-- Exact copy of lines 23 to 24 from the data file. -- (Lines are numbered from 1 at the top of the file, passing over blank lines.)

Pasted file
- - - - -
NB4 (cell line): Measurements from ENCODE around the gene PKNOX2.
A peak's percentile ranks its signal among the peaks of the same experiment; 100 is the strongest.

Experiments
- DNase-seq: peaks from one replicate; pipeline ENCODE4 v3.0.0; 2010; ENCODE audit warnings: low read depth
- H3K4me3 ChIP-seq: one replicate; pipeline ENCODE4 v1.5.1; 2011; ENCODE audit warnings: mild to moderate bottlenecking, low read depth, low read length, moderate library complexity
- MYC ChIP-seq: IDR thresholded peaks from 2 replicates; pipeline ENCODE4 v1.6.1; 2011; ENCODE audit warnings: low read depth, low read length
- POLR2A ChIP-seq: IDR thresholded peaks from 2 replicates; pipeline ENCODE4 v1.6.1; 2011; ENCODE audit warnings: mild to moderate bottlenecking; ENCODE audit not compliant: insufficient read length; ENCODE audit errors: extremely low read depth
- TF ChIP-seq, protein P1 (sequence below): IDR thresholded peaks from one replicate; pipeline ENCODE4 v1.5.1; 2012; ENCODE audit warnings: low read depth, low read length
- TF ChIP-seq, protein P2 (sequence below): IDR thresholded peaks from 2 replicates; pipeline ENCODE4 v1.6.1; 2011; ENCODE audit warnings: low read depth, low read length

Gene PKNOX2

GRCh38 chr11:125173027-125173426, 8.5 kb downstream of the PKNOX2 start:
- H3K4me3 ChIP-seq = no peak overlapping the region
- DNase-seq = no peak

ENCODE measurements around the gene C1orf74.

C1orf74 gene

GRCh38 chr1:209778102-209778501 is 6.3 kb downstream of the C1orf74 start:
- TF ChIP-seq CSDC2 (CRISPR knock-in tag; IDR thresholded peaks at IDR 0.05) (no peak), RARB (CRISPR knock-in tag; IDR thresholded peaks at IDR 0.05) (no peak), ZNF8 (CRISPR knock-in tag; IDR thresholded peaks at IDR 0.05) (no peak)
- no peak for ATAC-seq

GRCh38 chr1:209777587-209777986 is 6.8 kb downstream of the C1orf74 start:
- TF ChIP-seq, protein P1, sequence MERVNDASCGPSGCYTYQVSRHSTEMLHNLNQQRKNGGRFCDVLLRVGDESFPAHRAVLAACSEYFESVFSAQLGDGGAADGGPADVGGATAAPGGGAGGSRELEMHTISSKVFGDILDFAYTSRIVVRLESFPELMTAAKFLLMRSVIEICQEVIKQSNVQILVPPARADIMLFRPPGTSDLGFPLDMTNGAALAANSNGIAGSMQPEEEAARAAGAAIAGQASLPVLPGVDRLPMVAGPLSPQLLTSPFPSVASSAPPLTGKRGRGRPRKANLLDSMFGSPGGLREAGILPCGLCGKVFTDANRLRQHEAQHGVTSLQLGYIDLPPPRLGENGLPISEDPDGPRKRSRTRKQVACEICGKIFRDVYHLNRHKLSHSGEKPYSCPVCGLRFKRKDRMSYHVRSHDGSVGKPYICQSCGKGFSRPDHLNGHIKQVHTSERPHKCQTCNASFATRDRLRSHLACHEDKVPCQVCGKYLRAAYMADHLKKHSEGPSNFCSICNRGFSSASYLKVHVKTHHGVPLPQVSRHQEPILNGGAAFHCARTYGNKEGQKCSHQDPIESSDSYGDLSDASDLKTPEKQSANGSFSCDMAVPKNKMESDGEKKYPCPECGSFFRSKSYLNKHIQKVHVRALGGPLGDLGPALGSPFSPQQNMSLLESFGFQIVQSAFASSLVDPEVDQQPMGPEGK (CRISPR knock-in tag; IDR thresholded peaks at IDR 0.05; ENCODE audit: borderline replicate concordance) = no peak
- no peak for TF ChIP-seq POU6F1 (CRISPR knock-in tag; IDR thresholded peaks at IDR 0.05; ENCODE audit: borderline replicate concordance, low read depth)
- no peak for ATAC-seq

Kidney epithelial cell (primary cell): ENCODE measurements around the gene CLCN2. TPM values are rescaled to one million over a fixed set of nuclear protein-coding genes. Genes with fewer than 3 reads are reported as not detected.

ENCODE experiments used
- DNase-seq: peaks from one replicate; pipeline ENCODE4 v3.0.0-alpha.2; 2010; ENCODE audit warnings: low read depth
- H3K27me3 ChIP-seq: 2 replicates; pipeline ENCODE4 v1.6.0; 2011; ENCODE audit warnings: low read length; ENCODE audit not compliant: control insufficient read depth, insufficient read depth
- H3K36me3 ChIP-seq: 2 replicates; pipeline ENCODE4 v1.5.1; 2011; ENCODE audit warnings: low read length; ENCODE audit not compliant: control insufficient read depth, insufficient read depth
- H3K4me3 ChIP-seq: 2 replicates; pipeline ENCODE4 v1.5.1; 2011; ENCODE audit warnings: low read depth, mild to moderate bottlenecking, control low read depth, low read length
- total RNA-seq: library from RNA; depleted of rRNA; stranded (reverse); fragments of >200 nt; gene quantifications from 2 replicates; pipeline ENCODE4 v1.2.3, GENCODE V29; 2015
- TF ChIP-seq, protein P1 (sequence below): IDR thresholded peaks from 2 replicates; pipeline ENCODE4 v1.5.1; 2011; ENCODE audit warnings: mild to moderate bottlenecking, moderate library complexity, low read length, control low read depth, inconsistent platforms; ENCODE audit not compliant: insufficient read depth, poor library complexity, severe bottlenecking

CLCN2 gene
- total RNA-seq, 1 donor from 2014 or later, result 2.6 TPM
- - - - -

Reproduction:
Kidney epithelial cell (primary cell): ENCODE measurements around the gene CLCN2. TPM values are rescaled to one million over a fixed set of nuclear protein-coding genes. Genes with fewer than 3 reads are reported as not detected.

ENCODE experiments used